Schauble and his team were involved in several lengthy firefights in which more than 15 Marines were wounded and at least 50 insurgents were killed. Despite casualties his team suffered, the bravery, leadership and shrewdness Schauble displayed allowed Marines to maintain their “superior fighting spirit.”

After Schauble’s duty in Iraq, he assisted the newly created Foreign Military Training Unit, MARSOC, in May of 2005. For his outstanding service as the Future Operations Officer of the FMTU, he was awarded the Meritorious Service Medal.

Shauble was credited a third time for providing a tremendous asset in creating both the Foreign Military Training Unit and Marine Corps Special Forces Command. The MSM write-up indicates, “he used his extensive knowledge and operational experience to help create the Foreign Military Training Unit…”

“I am obviously very honored and privileged to be able to sign off on his award for the Meritorious Service Medal,” said Hejlik. “Not only a combat warrior and a hero to our Corps and country, he is flipping smart.”

Schauble’s awards signify a career accomplishment and service to his nation and unit that qualify as nothing less than heroic, according to many present.

Marines in attendance of the ceremony paid their due respect to the thrice-decorated war veteran.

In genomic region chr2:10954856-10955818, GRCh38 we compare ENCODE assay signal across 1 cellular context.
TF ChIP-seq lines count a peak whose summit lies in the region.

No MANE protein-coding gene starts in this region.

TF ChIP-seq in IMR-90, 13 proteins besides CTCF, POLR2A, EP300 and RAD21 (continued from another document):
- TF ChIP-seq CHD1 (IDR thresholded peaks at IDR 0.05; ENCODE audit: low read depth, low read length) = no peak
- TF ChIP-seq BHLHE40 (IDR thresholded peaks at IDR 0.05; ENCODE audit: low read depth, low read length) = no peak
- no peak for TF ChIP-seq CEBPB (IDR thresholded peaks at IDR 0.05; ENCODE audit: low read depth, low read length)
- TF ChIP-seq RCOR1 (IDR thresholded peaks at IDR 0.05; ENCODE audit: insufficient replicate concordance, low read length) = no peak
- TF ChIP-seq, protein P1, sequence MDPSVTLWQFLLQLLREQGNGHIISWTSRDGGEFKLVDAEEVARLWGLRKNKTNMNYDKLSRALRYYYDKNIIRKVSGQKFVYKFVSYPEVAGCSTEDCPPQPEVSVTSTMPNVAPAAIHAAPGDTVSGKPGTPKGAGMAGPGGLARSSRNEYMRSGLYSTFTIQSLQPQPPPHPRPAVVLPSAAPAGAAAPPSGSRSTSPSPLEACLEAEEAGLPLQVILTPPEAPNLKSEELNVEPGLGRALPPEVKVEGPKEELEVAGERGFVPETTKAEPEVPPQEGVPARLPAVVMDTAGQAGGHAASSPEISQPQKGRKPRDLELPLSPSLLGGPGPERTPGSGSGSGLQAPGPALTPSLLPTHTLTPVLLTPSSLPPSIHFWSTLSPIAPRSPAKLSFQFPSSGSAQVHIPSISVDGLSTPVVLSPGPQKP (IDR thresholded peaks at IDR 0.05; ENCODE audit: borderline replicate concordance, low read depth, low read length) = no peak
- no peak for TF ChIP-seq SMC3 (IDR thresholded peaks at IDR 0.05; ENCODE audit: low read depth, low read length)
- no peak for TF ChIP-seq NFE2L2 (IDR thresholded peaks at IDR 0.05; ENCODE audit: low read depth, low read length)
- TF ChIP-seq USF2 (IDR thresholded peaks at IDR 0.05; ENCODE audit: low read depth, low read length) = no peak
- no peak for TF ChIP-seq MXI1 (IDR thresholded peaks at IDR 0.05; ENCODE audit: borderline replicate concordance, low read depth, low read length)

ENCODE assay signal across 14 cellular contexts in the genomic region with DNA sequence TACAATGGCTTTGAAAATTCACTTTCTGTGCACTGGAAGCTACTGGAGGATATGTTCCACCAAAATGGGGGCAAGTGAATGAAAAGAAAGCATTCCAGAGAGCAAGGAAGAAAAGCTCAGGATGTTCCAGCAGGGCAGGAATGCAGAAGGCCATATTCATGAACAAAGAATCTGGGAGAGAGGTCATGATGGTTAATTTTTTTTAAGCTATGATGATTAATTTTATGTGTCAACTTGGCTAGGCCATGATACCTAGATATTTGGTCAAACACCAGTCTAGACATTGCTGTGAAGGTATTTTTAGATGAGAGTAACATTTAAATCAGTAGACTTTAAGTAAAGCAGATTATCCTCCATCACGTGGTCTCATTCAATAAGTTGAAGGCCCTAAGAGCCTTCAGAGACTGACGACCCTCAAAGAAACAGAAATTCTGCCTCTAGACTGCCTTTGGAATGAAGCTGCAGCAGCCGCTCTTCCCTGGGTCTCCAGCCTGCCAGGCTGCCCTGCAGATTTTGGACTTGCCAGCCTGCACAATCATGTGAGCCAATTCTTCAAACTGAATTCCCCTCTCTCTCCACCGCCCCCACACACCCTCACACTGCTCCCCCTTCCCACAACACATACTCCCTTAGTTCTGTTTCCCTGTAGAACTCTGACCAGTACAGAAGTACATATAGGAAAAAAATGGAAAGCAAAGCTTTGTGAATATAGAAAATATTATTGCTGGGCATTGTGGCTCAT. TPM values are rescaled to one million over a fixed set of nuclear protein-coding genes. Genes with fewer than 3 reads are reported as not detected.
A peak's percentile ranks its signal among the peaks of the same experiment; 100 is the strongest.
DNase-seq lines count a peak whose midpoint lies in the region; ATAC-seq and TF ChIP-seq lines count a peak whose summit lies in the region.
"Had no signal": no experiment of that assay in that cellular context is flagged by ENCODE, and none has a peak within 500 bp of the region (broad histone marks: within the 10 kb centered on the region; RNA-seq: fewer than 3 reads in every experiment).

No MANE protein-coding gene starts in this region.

“I’ve never seen anybody get that much before, but I’ve never seen anybody as good as him before,” said Maj. Jack O’Toole, the current operations officer of MARSOC. “He certainly was more than deserving of those awards.”

Schauble, also a Purple Heart recipient, seemed to be uncomfortable with the recognition, and said he is not accustomed to being in the spotlight.

“I’m not big on the public things,” said Schauble. “I do what I do because that’s what had to be done at the time.”

Schauble, who has dedicated nine years of his life to the Marine Corps, medically retired at the conclusion of the ceremony. Although he and his wife are expecting their first child and planning a new chapter in life together, he said he did not expect to leave the Marines after nine years.

“It’s a hard day for me,” Schauble said.

Hejlik read a letter from Marines who witnessed Schauble in action, and used the eyewitness account to commend Schauble, 31, for his incommunicable contributions.

“Most of us have led Marines in combat,” said Hejlik. “He has just done it exceptionally well.”

The words described a warrior who, above all else, had a deep loyalty to his Marines and would protect each one of them, even at great risk to his own life.

2 Posts From Readers:

The Beltway B@stard said...

Never be sorry for making a long post honoring someone in our armed forces.

I may not agree with the war, but I do know that every last soldier and sailor should be honored and respected 24/7.

Good read - Thank you Robert.

TM said...

Great post, Robert.

The word hero is often times misused, but here is an example of where it is righteously used.

I know you served in the Marines, so I am going to look up an article I recently read about a Marine in Iraq that will make you and all of us proud.

Semper Fi.